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The Sage and the Troubadour

From the Evening Star, July 2, 1913.
 By Philander Johnson.

 The person who always insists on the facts
     Met a troubadour singing his lay;
 His mood was not rude with intent to intrude
     As he caroled so light and so gay.
 And this was the song that came floating so free
     As he journeyed along without care:
 “Oh, the Nightingale Sweetly is Singing to Me
     As the Violets Perfume the Air.”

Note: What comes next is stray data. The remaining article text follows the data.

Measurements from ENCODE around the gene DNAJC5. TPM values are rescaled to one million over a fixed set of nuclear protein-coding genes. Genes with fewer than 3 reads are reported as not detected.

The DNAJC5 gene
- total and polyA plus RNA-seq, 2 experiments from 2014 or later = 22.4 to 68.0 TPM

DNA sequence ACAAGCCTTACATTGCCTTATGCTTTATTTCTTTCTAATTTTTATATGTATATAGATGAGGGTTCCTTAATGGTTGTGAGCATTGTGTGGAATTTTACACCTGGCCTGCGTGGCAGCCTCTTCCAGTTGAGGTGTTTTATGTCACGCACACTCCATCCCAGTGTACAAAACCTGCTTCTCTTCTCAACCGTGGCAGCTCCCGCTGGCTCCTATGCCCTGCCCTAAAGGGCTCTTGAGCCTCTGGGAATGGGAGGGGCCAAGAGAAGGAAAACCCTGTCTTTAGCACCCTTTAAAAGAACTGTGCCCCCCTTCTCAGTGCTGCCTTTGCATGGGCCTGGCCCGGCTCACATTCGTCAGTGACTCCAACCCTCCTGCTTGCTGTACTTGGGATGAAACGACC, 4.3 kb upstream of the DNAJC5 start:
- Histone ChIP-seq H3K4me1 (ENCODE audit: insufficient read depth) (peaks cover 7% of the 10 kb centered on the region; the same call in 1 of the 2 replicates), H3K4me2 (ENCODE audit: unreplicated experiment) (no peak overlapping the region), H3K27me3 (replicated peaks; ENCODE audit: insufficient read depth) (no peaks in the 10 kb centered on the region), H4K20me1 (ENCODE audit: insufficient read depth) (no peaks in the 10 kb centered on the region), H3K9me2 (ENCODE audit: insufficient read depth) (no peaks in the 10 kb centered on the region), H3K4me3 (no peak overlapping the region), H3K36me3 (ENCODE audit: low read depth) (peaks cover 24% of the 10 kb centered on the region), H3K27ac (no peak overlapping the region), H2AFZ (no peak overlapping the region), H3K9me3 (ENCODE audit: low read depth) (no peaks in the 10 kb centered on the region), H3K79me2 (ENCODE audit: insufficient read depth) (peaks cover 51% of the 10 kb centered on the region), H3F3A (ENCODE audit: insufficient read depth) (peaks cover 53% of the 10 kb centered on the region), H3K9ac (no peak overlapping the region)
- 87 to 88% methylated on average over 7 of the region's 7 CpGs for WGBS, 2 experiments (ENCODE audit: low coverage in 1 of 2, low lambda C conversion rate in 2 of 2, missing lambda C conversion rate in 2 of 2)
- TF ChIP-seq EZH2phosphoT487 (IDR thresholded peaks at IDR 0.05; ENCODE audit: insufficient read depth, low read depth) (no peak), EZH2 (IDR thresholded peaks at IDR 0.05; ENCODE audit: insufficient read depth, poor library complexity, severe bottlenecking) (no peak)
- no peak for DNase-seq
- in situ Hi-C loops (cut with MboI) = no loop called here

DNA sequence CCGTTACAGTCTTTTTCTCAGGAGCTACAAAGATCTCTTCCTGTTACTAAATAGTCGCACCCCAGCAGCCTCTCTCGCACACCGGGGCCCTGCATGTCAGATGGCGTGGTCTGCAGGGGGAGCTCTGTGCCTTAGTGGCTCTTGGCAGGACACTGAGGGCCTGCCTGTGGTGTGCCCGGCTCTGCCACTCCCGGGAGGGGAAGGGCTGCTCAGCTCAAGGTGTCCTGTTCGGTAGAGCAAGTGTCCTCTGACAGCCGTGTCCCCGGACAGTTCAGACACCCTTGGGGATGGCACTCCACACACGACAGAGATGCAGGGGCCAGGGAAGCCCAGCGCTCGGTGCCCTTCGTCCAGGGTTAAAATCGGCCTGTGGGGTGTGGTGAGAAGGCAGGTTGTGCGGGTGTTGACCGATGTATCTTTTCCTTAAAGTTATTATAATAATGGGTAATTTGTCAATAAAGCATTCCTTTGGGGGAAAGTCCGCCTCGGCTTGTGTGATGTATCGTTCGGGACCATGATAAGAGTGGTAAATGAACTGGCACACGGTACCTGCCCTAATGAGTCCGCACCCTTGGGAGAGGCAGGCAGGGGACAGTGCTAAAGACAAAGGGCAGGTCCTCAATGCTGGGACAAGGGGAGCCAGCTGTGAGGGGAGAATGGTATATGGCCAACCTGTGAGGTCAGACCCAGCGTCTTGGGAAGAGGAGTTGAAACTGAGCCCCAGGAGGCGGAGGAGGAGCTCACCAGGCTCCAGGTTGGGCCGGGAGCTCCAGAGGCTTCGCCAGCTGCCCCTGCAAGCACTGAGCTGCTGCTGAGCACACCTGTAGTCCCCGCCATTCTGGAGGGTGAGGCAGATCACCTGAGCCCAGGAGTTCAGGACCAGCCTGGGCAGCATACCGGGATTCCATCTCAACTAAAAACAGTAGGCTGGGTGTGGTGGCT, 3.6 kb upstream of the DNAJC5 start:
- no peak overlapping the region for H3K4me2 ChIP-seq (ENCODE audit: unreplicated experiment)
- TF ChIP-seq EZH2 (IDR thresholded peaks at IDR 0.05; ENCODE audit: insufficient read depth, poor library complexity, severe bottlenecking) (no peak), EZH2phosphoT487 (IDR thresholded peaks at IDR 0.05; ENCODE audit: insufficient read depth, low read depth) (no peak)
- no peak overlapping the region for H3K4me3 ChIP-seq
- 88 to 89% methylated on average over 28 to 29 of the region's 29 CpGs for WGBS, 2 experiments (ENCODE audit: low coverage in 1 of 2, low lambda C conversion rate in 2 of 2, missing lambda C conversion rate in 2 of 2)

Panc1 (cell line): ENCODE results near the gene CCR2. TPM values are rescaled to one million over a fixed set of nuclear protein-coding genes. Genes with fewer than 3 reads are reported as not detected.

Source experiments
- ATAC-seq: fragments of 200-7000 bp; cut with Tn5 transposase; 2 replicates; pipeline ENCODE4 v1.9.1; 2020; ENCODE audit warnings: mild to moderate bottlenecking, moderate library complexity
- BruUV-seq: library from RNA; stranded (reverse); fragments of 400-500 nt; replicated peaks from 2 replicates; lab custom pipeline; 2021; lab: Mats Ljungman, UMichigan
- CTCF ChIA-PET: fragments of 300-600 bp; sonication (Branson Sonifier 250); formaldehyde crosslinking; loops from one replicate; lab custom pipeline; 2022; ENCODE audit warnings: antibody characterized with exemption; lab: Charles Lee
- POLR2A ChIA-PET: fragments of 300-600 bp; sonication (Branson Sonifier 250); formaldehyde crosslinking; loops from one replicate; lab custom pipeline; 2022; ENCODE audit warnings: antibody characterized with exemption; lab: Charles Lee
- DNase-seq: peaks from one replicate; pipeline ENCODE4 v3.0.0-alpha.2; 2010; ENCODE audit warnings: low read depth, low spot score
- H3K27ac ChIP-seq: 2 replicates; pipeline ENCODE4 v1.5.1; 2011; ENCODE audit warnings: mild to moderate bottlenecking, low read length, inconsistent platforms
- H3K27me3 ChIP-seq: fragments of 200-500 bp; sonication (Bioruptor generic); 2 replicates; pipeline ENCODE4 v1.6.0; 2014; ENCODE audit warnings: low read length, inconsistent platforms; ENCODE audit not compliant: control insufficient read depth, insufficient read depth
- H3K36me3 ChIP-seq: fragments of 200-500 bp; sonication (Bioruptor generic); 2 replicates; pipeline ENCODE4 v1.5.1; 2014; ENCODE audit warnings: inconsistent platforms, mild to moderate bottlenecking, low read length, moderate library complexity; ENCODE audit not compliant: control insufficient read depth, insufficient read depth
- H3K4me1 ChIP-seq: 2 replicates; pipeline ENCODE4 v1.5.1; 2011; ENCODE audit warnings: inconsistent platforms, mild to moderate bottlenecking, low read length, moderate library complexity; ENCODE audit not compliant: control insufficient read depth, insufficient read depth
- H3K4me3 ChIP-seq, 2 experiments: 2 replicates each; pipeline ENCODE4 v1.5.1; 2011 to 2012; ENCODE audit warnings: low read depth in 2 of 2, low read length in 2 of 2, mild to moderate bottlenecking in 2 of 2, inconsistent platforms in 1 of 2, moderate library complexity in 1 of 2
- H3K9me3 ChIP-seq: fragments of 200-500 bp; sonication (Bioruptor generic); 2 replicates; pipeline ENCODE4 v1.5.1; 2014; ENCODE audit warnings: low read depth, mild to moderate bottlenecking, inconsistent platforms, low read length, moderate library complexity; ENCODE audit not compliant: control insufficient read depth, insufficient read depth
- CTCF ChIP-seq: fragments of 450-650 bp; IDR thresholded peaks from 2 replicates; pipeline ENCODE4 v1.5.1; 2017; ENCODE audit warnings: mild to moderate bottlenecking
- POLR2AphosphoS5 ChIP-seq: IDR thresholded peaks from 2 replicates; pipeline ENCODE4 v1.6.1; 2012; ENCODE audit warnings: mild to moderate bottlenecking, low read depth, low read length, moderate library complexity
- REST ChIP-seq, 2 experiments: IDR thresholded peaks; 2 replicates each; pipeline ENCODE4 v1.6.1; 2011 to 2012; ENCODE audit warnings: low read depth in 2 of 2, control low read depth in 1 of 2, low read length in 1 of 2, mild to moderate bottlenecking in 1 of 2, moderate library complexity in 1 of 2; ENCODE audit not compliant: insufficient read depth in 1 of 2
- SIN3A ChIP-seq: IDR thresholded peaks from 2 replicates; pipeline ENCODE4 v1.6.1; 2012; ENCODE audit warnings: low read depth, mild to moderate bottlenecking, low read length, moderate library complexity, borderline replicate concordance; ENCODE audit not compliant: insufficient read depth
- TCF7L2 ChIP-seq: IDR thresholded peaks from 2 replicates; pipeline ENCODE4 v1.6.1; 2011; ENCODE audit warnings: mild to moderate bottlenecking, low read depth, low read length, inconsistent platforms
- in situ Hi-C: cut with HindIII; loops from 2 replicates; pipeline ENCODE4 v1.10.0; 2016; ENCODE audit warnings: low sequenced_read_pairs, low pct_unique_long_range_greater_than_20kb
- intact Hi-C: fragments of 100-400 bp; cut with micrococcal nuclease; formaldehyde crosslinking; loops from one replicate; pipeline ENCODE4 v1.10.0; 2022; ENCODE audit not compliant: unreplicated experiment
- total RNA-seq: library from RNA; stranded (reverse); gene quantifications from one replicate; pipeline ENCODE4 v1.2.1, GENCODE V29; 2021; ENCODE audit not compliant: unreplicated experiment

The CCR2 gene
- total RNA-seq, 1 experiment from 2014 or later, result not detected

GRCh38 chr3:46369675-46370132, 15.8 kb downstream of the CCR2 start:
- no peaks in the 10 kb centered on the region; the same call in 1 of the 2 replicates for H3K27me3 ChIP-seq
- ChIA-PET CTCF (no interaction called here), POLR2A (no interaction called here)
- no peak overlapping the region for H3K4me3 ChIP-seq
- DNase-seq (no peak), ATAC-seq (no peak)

Said the person who thinks in statistics and tracts,
     “I am sorry that I must arise
 And say that your lay is from truth far away.
     It fills me with grief and surprise.
 For the violet, when it is blossoming wild,
     No perfume possesses; that’s clear.
 And it’s proved by the data which I have compiled
     That we do not have nightingales here.”
 So, the person who strictest adherence exacts
     To the precepts by learning laid down
 Told the throng how the song was essentially wrong
     And should not be allowed in the town.
 We heard with respect and we thanked him full loud
     For the lesson he gave us that day—
 And then we forgot him and followed the crowd
     That danced to the troubadour’s lay.

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